But at the same time, on a larger spectrum, the Civic Health Index, released just last month by the National Conference on Citizenship, reports that volunteerism and acts of civic engagement are down in the nation overall, with the economy cited as the #1 dynamic influencing citizen efforts on these fronts. We’ve put significant Case Foundation efforts and resources toward civic engagement and volunteerism in recent years, and so the report reminds us that we still have a long way to go to achieve the kind of active civic engagement our nation and communities need and deserve.

Our main area of investment in health care has been in the brain cancer arena, through Accelerate Brain Cancer Cure (ABC2), an organization that was launched with an innovative approach toward accelerating therapies for brain cancer patients. The organization was created to be a collaborative that brings together scientists, doctors, pharmaceutical companies, universities and other nonprofits. When we launched in 2002, we knew it would be a longer versus shorter haul toward desired outcomes. For many years and through many millions of dollars of investment, we have worked with the scientific and medical communities toward the goal of new therapies for patients. We had a sense of slow momentum as we aimed our focus at the screening of compounds and increasing the number of clinical trials and scientific convenings that we hoped would advance the field and result in new therapies being approved for patients. Admittedly, as the years ticked by, there were periods when we questioned if our investments were paying off or producing outcomes at a fast enough pace. Then 2009 arrived, and it has proven to be a remarkable year. For the first time in over a decade, the FDA approved a new drug, Avastin, for recurrent brain tumor patients. ABC2 helped to fund the early screening of this drug in partnership with Genentech, Duke University and others that ultimately cleared the way for clinical trials and approvals.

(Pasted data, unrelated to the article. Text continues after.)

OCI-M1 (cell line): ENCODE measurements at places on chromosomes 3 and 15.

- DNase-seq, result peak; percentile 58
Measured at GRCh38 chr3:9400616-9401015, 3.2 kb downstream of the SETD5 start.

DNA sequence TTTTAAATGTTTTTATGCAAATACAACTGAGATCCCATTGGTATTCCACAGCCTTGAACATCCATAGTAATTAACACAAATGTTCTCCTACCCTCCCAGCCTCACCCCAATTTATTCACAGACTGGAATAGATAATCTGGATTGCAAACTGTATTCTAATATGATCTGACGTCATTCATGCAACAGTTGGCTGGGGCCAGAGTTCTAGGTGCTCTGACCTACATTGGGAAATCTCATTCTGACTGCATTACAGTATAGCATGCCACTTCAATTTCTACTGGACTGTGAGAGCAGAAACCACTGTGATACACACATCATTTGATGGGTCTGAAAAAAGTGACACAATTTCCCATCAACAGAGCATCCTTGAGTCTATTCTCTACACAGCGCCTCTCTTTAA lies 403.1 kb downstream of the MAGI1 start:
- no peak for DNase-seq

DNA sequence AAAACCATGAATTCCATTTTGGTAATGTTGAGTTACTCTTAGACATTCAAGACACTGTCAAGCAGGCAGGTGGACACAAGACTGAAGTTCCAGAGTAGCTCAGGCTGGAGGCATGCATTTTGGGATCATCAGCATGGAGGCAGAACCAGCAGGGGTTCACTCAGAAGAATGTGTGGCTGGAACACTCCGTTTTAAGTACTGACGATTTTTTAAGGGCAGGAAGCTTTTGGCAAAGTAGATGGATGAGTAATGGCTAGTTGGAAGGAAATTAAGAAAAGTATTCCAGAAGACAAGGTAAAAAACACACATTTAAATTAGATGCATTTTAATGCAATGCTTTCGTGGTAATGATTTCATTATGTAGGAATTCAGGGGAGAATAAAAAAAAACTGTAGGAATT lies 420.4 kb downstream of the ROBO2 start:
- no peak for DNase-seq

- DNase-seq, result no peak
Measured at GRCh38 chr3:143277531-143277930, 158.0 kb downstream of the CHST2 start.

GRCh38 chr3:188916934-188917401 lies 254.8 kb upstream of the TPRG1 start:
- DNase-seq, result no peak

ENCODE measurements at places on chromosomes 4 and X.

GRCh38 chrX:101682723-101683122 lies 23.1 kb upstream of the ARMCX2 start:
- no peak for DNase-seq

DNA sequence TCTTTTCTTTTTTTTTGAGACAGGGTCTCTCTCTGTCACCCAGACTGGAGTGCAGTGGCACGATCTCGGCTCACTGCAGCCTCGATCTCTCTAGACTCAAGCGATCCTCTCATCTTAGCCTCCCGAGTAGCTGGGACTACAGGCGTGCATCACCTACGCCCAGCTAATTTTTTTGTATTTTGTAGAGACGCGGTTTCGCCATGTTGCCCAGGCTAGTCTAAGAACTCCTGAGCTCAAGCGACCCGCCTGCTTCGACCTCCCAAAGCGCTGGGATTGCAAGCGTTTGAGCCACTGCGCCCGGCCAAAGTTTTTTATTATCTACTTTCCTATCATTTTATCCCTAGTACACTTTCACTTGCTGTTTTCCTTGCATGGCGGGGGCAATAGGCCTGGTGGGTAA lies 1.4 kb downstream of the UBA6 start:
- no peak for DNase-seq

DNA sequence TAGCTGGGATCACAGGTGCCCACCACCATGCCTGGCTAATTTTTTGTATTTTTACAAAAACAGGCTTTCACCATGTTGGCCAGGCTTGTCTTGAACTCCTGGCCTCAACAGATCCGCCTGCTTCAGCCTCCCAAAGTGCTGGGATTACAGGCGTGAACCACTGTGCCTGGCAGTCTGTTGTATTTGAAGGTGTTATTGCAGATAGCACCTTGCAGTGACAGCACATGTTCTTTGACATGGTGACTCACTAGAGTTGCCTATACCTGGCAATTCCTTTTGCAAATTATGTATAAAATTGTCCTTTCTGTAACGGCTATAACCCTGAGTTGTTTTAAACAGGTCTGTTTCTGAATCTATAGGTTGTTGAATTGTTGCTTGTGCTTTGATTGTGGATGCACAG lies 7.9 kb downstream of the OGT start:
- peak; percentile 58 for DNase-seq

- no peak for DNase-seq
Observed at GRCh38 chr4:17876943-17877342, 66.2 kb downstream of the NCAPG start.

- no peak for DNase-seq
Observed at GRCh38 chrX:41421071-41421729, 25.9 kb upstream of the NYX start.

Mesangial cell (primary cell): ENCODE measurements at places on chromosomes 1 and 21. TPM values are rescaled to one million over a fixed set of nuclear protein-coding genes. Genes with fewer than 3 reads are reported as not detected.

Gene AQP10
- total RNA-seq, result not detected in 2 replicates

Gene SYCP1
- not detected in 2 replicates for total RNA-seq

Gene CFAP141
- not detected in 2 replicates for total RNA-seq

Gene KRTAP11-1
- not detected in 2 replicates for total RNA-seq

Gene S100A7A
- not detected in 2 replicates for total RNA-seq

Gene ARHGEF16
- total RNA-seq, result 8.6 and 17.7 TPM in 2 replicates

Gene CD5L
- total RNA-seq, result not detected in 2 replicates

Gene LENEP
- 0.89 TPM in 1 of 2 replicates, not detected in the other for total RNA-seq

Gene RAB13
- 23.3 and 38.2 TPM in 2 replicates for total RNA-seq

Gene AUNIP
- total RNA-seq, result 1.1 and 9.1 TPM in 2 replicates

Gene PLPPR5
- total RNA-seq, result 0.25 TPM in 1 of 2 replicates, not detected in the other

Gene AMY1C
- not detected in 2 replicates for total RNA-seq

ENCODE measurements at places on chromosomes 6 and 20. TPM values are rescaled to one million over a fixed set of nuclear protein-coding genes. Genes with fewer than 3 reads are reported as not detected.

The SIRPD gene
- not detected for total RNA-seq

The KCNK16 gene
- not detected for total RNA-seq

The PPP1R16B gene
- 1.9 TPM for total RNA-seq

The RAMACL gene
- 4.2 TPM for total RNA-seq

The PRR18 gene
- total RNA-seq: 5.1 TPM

In addition, in the late spring, American Idol’s David Cook served as honorary chair of the Race for Hope, the primary fundraising event for ABC2, in partnership with the National Brain Tumor Society. This year the event raised more than $2 million. Shortly after the race, David appeared on American Idol’s finale and donated his iTunes revenues from the recording to ABC2. Needless to say, the momentum and progress is very real for our investments in brain cancer and we look forward to even more developments in the months ahead.

Our support of health and humanitarian efforts in Africa has resulted in a portfolio of diverse efforts that span much of the continent. Investments in HIV/AIDS, malaria, clean water and efforts aimed at reducing extreme poverty, have opened our eyes and taught us much about challenges and opportunities of working in Africa. And they’ve taught us that each country, and indeed each village, in Africa brings its own unique characteristics, making a “one size fits all” solution to entrenched problems unrealistic and posing significant barriers to scale.